Thermal Expansivity and Thermal Stress in Multilayered Structures
Thermal stress is one of the most serious of reliability problems for microelectronic circuits. This is aggravated because the structures are mechanically complex, involving many different materials, each with its own set of elastic coefficients, expansivities, and stress limitations. Many of these effects require long service times or many temperature cycles to cause failures or even measurable changes, so testing new designs is an extremely time-consuming and costly affair. Many designers are resorting to numerical stress analysis, such as finite element studies, and these have helped greatly. There are good reasons, however, to perform analytical calculations of these structures as well, both to verify the finite element studies and to provide the designer with a feeling of how the various controllable parameters will affect the reliability of the product. Also, there are some situations where finite element analysis is not available, or requires unavailable expertise, or may even be too expensive to be practical. In these cases, sometimes a quick analysis of a simplified structure will provide some immediate advice, and perhaps avoid, or at least minimize, thermal stress problems.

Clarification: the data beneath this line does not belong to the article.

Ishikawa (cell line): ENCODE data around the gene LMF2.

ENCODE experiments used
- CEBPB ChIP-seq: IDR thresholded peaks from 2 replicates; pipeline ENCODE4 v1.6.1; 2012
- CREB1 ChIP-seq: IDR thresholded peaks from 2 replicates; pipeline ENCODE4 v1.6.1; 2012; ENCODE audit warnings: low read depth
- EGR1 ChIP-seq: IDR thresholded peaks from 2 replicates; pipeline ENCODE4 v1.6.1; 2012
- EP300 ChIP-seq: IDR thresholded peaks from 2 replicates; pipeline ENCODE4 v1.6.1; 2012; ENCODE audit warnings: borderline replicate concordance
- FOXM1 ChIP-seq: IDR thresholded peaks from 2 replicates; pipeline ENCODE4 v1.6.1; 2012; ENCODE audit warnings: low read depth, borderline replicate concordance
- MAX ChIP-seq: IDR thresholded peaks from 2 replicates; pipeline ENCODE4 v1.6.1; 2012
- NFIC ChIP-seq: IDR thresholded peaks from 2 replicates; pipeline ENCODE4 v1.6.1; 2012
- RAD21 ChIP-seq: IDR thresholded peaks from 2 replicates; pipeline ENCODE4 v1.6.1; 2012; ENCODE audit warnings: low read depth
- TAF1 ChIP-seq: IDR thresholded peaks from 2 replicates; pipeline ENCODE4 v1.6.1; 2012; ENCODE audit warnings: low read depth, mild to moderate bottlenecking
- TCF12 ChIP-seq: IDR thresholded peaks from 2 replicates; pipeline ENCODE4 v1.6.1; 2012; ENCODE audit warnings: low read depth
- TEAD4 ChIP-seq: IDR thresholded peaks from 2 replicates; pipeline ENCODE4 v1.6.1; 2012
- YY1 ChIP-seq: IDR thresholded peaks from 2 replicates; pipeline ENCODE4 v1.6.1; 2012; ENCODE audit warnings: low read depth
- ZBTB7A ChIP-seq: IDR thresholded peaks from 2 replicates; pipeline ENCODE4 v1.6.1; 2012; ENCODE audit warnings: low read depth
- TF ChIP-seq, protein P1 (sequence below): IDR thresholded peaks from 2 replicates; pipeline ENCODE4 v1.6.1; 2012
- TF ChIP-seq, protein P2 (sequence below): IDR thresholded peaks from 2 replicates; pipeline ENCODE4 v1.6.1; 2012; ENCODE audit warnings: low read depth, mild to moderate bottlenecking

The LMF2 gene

KeywordsThermal Stress MULTILAYERED Structure Electronic Packaging ASME Journal Finite Element Study
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